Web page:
Second, the trend of normalization is highly unlikely to stop with the countries that have undertaken it so far. Other Arab states, seeing the beneficial effect on the interests of the first wave of countries, are likely to follow suit. The United States should encourage them to do so, and in fact, the Biden Administration has undertaken a number of such discussions. During President Biden’s recent visit to the Middle East, Saudi Arabia commenced allowing Israeli civilian overflights of Saudi territory. That was a positive step, with full normalization likely to come later. But whether it is the Saudis, which I believe ultimately will happen, or other Arab states, additional countries are going to take this step. It reflects a deep attitudinal shift underway, certainly in the Gulf, but finding its way to other parts of the region as well. Arab leaders are increasingly describing it as only natural that Israelis and Arabs would live and work together, both reflecting and encouraging a different outlook, especially among younger Arabs.
Third, normalization between Israel and Arab states presents significant opportunities to advance U.S. interests in the Middle East and beyond, working with an emerging coalition of U.S. partners that is greater than the sum of its parts. This coalition helps address major national security priorities, and enables a sustainable U.S. presence in the Middle East.
Achieving normalized relations between Israel and as many Arab and Muslim nations as possible is important to U.S. interests in its own right. Since Israel’s founding, the United States, across administrations of both parties, has stood for the principle that Israel is entitled to the same recognition and legitimacy as any other country. It also serves U.S. interests when the United States’ partners — as the nations involved all are — cooperate with one another.
But as normalization unfolds, it advances other U.S. interests as well. Cementing a coalition of U.S.-affiliated moderate states who value the collective partnership now being built can improve policy convergence and reduce gaps, including on issues where the United States and its Middle East partners have not always seen eye-to-eye, including Russia, China, Iran, and the Israeli-Palestinian conflict.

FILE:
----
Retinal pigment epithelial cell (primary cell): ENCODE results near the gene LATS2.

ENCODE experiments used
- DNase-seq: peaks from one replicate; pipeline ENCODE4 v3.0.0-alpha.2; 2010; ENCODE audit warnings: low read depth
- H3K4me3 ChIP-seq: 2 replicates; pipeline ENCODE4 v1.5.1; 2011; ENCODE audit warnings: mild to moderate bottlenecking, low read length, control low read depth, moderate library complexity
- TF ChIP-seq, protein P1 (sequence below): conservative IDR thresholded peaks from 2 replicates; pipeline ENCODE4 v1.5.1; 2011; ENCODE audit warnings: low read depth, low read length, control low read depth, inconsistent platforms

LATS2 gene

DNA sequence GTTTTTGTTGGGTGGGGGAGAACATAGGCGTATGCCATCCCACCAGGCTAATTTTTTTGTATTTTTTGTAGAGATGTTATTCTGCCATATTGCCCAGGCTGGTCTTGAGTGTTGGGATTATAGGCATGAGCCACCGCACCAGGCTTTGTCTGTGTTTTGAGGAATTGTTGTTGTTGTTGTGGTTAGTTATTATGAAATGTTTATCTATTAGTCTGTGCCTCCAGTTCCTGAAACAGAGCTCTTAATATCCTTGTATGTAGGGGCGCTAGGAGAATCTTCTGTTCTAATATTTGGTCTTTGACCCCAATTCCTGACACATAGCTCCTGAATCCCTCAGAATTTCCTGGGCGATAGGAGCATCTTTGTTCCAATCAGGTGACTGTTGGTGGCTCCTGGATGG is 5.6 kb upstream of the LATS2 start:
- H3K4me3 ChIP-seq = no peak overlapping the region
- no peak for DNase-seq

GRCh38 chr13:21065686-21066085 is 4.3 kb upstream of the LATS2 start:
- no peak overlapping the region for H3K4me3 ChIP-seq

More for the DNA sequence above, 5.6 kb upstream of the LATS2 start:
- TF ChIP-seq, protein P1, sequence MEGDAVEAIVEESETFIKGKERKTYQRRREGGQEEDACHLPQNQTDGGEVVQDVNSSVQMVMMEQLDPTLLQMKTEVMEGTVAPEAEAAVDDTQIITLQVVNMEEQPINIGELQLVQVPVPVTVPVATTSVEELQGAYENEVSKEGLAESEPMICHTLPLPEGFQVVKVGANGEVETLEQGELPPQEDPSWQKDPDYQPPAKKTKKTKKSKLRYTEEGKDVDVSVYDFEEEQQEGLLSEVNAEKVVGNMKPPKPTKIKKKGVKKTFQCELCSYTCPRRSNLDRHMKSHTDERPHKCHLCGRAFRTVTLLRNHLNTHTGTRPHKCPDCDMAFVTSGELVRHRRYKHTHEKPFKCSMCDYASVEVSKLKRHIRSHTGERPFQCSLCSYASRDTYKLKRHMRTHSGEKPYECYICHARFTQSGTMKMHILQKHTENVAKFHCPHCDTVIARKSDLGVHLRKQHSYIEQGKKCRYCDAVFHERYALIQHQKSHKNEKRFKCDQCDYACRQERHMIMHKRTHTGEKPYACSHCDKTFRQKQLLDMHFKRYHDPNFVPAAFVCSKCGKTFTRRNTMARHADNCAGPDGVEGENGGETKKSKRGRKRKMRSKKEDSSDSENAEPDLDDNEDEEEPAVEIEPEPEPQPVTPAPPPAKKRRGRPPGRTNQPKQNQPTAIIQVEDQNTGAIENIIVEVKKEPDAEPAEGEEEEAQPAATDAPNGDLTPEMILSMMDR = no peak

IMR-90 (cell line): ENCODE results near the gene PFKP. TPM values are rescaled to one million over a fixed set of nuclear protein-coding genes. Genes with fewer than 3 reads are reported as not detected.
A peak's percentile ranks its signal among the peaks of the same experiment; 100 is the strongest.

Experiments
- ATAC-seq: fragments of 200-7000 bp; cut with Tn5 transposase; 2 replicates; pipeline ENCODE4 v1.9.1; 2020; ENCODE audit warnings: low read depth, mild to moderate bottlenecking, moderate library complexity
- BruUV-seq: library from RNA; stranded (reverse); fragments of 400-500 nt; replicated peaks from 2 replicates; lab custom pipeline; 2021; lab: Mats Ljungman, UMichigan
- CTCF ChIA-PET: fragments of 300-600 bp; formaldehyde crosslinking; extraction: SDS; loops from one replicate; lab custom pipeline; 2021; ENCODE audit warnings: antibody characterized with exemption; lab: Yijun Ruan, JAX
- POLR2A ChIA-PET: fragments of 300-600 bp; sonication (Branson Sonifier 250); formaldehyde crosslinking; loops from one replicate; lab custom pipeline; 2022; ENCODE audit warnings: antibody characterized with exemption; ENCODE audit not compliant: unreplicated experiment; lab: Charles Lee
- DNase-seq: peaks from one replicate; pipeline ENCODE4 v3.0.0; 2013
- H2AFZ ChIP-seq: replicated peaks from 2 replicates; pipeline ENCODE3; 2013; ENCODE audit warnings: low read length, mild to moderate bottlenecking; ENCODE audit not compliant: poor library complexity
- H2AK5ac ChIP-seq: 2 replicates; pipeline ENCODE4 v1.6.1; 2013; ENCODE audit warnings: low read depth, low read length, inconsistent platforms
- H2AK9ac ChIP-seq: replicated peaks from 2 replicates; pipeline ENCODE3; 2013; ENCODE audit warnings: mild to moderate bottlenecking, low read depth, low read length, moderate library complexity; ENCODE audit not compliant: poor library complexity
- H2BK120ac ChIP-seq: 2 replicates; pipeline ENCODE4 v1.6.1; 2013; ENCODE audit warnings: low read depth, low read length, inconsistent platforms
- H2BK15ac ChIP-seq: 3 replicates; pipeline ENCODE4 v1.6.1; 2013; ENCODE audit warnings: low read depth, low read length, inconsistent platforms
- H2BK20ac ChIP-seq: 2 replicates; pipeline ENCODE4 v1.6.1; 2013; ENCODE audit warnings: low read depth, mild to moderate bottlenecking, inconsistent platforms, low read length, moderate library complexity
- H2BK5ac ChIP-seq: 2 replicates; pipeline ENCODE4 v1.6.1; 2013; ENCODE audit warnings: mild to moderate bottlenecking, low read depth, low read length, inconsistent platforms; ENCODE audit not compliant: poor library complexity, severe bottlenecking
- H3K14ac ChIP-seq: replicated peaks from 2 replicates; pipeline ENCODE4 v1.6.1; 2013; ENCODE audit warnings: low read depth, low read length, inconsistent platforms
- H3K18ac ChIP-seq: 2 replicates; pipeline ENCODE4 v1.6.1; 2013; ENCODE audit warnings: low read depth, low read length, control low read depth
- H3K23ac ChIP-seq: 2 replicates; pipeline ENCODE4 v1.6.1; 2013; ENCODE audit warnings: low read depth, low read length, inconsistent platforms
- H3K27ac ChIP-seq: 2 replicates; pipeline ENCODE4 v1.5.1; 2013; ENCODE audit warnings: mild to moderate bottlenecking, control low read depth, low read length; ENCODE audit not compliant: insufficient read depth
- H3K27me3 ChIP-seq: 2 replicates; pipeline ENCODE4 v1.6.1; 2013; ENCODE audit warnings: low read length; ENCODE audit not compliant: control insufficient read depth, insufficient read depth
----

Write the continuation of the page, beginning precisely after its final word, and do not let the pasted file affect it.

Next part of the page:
Russia: The most pressing of these issues is highlighted by the dominant priority on the international agenda today, Russia’s invasion of Ukraine. Countering Russian influence is not limited to opposing its aggression in Eastern Europe, but includes other arenas where Russia is active, like the Middle East. It is understandable that both Israel and Arab states have felt the need to tend to correct relations with Russia, given its active role in Syria, Libya, and other regional conflict zones, a reality reflected in the war’s opening days. After some early hesitation — the UAE’s abstention on a U.N. Security Council resolution condemning Russia’s invasion, other Arab states’ abstentions on a U.N. General Assembly resolution, and initial Israeli mixed messaging on condemning the invasion — the more recent trend has been toward clearer support for Ukraine in its fight against the unprovoked and unjustified attack. Certainly, the decimation of much of Russia’s military in Ukraine and the collapse of its economy under crushing sanctions — as seems a very likely outcome — will cause many nations to understand that they need not balance their relationships with the United States and a weakened Russia, which can never provide the security partnership the United States can. But by being the key partner to the emerging coalition, we can emphasize that those who build partnerships with the United States need to stand with the United States when its most important interests are threatened.
China: One of the Biden Administration’s overriding themes since day one — strategic competition with China — can also be addressed through advancing normalization. Given China’s economic power and increasingly broad ambitions for influence outside the Indo-Pacific region, the United States must guard against the tendency of the coalition of its Middle East partners to drift to the East. A developing U.S. effort to raise with Israeli officials and the private sector the risks of Chinese infrastructure investment and access to sensitive Israeli technologies, and ongoing discussions between the United States and Emirati officials about a reported Chinese military base under construction in the UAE, underscore these risks.
As with Russia, here, too, U.S. partners in the Middle East should understand Washington’s expectations that their own bilateral relationships with China not be conducted in such a way that U.S. interests are harmed. The United States, in turn, must underscore its own commitments to addressing its partners’ legitimate security concerns — surely not a role China is prepared to take on — and to exploring alternatives to Chinese investments and markets for technology that contain security risks. Gulf states’ investments in the Israeli hi-tech sector is one such example. Israel and Arab states that normalize with it can serve to anchor these U.S. partners firmly in a U.S. camp, together with partners like the Indo-Pacific Quad members, Japan, India, and Australia. Already, India’s involvement in the four-way I2U2 initiative with Israel, the UAE, and the United States, which President Biden highlighted with a virtual summit while visiting Israel in July, helps steer the leaders of the normalization process into this camp, which will be a critical element of our ability to out-compete China in the Middle East.